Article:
We have analyzed this rule under Executive Order 13211, Actions Concerning Regulations That Significantly Affect Energy Supply, Distribution, or Use. We have determined that it is not a “significant energy action” under that order because it is not a “significant regulatory action” under Executive Order 12866 and is not likely to have a significant adverse effect on the supply, distribution, or use of energy. It has not been designated by the Administrator of the Office of Information and Regulatory Affairs as a significant energy action. Therefore, it does not require a Statement of Energy Effects under Executive Order 13211.

Environment

We have considered the environmental impact of this rule and concluded that under figure 2-1, Start Printed Page 38388paragraph (34)(a), of Commandant Instruction M16475.lD, this rule is categorically excluded from further environmental documentation. The changes here are procedural and affect only the default treatment of “fail to respond” NOVs. A “Categorical Exclusion Determination” is available in the docket where indicated under ADDRESSES.

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List of Subjects in 33 CFR Part 1

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For the reasons discussed in the preamble, the Coast Guard amends

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PART 1—GENERAL PROVISIONS

Subpart 1.07—Enforcement; Civil and Criminal Penalty Proceedings

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1. The authority citation for subpart 1.07 continues to read as follows:

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Authority: 14 U.S.C. 633; Sec. 6079(d), Pub. L. 100-690, 102 Stat. 4181; 49 CFR 1.46.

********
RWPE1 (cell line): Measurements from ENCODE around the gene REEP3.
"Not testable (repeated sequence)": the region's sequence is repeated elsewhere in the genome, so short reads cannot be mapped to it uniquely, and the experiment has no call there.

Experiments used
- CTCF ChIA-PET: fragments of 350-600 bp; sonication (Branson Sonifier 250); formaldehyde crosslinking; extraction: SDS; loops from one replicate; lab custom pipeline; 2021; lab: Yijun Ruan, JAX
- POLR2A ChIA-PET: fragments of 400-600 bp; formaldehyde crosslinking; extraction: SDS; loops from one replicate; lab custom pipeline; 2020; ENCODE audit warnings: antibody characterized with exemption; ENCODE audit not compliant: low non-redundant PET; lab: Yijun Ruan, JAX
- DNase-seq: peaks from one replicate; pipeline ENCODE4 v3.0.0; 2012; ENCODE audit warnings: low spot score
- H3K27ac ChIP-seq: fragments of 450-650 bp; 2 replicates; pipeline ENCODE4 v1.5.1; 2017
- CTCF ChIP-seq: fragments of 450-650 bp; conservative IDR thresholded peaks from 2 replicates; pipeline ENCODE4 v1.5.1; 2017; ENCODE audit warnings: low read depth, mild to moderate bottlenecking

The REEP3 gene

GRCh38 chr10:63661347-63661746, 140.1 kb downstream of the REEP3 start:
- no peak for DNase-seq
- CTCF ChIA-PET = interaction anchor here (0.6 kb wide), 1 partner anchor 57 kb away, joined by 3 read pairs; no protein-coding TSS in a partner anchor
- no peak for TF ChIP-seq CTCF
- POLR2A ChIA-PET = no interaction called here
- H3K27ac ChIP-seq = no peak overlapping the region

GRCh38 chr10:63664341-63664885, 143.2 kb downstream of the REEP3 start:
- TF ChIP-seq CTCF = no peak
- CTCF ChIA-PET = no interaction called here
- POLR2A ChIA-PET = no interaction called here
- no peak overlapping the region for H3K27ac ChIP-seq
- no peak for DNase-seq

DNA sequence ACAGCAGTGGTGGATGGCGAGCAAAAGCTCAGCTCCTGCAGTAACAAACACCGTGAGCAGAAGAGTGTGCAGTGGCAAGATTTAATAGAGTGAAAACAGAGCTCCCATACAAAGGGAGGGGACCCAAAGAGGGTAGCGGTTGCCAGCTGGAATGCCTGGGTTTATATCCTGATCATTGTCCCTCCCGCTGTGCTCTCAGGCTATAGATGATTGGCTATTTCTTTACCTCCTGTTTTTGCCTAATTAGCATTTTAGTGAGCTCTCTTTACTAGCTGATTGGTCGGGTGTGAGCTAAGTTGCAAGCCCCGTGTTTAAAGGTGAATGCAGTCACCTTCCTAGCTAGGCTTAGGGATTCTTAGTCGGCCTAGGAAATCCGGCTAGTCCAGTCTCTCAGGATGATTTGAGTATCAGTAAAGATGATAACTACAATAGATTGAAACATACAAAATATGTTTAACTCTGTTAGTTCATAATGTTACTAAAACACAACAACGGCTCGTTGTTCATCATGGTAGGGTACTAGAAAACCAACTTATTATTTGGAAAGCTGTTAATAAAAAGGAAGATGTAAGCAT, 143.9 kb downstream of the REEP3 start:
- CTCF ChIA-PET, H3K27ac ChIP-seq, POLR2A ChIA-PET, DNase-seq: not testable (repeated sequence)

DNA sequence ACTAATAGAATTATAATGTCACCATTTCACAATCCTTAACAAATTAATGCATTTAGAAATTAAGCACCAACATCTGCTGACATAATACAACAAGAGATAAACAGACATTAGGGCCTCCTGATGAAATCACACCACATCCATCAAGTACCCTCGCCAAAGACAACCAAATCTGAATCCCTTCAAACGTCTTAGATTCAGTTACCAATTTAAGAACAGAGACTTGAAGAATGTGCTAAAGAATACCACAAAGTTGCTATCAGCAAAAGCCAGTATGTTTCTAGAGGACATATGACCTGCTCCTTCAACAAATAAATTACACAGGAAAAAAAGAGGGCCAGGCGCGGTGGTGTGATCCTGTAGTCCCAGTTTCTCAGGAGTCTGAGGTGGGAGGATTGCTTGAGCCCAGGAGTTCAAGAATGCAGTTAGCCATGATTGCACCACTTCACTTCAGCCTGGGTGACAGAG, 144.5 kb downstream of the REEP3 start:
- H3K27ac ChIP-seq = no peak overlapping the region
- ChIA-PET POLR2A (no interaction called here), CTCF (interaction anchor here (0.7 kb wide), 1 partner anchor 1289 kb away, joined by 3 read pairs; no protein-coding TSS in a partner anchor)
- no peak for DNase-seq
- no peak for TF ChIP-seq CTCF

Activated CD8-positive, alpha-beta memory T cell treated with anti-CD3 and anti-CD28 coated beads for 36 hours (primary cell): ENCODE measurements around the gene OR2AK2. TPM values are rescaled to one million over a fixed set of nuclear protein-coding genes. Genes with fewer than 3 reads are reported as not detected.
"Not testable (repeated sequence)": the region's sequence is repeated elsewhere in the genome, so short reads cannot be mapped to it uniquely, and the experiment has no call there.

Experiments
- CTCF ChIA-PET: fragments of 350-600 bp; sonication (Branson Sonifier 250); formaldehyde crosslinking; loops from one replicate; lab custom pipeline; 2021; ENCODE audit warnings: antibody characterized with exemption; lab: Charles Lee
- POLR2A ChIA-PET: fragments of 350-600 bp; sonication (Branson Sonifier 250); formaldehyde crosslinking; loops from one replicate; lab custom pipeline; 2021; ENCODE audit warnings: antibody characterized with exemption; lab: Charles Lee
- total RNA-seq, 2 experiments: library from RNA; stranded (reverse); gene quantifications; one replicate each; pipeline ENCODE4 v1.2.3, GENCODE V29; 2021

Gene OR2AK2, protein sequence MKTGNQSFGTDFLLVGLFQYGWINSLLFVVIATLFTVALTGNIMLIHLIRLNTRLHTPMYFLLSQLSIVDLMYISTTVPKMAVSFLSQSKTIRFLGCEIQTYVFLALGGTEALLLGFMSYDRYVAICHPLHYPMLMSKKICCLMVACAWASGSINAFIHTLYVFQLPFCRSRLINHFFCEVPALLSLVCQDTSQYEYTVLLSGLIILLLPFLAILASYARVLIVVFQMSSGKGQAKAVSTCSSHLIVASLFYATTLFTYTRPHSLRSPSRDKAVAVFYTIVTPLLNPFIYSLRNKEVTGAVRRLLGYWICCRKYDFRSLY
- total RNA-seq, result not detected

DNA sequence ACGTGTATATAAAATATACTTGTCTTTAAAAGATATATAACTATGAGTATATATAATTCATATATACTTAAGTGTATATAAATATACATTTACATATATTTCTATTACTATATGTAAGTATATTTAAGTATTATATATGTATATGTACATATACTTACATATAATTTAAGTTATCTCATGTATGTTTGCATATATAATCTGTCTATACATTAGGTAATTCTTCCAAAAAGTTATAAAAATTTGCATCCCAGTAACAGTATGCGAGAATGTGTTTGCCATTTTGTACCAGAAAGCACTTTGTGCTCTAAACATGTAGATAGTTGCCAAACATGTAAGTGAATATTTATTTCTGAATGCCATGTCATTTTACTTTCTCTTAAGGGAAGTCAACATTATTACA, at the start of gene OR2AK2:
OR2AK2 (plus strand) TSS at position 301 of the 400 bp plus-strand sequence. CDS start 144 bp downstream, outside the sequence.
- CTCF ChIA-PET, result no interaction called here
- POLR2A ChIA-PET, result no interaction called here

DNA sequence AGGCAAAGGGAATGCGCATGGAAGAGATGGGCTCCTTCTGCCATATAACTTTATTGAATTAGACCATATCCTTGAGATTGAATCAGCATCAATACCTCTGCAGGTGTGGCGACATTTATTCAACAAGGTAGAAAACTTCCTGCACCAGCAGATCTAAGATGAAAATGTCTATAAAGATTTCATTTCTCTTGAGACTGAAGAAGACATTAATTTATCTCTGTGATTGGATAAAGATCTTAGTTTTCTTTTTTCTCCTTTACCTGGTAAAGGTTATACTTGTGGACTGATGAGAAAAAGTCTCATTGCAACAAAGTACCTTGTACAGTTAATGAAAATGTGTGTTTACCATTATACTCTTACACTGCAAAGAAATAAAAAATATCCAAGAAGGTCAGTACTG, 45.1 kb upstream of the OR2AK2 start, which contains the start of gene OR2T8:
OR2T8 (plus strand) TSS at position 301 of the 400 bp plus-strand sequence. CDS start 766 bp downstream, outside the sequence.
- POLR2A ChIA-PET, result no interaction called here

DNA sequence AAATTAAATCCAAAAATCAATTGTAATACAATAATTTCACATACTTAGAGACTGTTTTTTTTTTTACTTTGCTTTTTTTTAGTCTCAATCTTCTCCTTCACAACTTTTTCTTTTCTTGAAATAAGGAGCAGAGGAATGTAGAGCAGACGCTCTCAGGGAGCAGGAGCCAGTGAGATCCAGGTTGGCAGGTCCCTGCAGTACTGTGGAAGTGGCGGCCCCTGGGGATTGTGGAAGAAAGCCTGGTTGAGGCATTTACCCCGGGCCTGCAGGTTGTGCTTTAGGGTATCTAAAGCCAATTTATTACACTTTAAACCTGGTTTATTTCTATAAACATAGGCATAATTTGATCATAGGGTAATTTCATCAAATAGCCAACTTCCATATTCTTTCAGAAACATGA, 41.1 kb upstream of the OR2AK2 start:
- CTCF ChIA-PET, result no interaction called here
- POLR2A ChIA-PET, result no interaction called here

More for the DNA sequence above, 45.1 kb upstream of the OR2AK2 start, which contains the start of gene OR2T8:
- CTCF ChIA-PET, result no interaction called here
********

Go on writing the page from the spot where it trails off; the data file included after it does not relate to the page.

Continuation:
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2. In § 1.07-11, a new paragraph (b)(7) is added, paragraph (d) is revised, and paragraphs (e) and (f) are added, as follows:

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Notice of Violation.
* * * * *

(b) * * *

(7) A statement that failure to either pay the proposed penalty on the Notice of Violation or decline the Notice of Violation and request a hearing within 45 days will result in a finding of default and the Coast Guard will proceed with the civil penalty in the amount recommended on the Notice of Violation without processing the violation under the procedures described in 33 CFR 1.07-10(b).

* * * * *

(d) If a party declines the Notice of Violation within 45 days, the case file will be sent to the District Commander for processing under the procedures described in 33 CFR 1.07-10(b).

(e) If a party pays the proposed penalty on the Notice of Violation within 45 days, a finding of proved will be entered into the case file.

(f) If within 45 days of receipt a party—

(1) Fails to pay the proposed penalty on the Notice of Violation; and

(2) Fails to decline the Notice of Violation—the Coast Guard will enter a finding of default in the case file and proceed with the civil penalty in the amount recommended on the Notice of Violation without processing the violation under the procedures described in 33 CFR 1.07-10(b).

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Dated: May 23, 2002.

Jeffrey P. High,

Acting Assistant Commandant for Marine Safety, Security and Environmental Protection.

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[FR Doc. 02-13963 Filed 6-3-02; 8:45 am]